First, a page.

Sub title: India's Improbable Democracy
Author: Ashutosh Varshney
In this lively collection of essays, Ashutosh Varshney analyses the deepening of Indian democracy since 1947 and the challenges this has created. The overview traces the forging and consolidation of India’s improbable democracy. Other essays examine themes ranging from Hindu nationalism, caste politics and ethnic conflict to the north–south economic divergence and politics of economic reforms.
The book offers original insights on several key questions: how federalism has handled linguistic diversity thus far, and why governance and regional underdevelopment will drive the formation of new states now; how coalition making induces ideological moderation in the politics of the BJP; how the political empowerment of the Dalits has not ensured their economic transformation; how the social revolution in the south led to its overtaking the north; and how the 1991 economic reforms succeeded because they affected elite, not mass, politics.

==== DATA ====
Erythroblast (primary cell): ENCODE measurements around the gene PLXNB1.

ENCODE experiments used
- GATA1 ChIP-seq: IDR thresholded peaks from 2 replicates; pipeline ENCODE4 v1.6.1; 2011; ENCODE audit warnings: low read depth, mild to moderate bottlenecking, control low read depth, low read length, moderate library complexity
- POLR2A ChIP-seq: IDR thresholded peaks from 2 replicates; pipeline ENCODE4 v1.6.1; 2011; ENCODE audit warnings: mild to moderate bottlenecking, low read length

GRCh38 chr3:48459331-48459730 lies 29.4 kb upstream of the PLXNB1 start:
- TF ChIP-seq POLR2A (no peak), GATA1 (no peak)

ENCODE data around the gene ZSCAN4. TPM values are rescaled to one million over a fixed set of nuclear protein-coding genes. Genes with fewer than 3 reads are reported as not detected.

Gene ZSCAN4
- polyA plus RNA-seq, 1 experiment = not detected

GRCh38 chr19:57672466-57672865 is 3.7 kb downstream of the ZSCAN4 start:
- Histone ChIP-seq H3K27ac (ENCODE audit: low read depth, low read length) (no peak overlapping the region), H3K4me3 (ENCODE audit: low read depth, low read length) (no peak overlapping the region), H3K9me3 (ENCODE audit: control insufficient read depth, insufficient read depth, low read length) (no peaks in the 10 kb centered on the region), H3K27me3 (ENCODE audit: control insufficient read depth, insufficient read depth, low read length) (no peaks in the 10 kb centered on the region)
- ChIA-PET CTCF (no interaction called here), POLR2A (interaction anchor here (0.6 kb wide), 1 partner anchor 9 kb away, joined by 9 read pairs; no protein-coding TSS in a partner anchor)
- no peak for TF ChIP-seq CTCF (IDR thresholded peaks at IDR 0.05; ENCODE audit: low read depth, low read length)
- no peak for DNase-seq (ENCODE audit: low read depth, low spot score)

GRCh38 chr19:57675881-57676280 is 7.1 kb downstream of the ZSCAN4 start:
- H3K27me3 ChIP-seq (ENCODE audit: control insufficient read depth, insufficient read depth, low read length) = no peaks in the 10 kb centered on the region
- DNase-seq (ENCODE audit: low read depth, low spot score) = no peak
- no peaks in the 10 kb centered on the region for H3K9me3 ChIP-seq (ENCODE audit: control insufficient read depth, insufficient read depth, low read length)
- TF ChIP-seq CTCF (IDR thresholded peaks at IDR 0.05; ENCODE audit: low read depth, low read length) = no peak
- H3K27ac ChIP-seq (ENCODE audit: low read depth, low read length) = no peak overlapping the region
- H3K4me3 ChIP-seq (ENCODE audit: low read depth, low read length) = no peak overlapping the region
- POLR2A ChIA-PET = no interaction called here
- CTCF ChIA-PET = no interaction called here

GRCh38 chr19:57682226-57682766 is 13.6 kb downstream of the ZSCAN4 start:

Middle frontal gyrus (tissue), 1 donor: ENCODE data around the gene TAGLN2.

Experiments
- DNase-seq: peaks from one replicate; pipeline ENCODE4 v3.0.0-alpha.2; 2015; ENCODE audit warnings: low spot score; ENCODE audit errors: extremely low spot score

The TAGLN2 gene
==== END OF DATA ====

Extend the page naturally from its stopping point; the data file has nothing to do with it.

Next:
Lucid and erudite, Battles Half Won brilliantly portrays the successes and failures of India’s experience in a new, comparative perspective, enriching our understanding of the idea of democracy.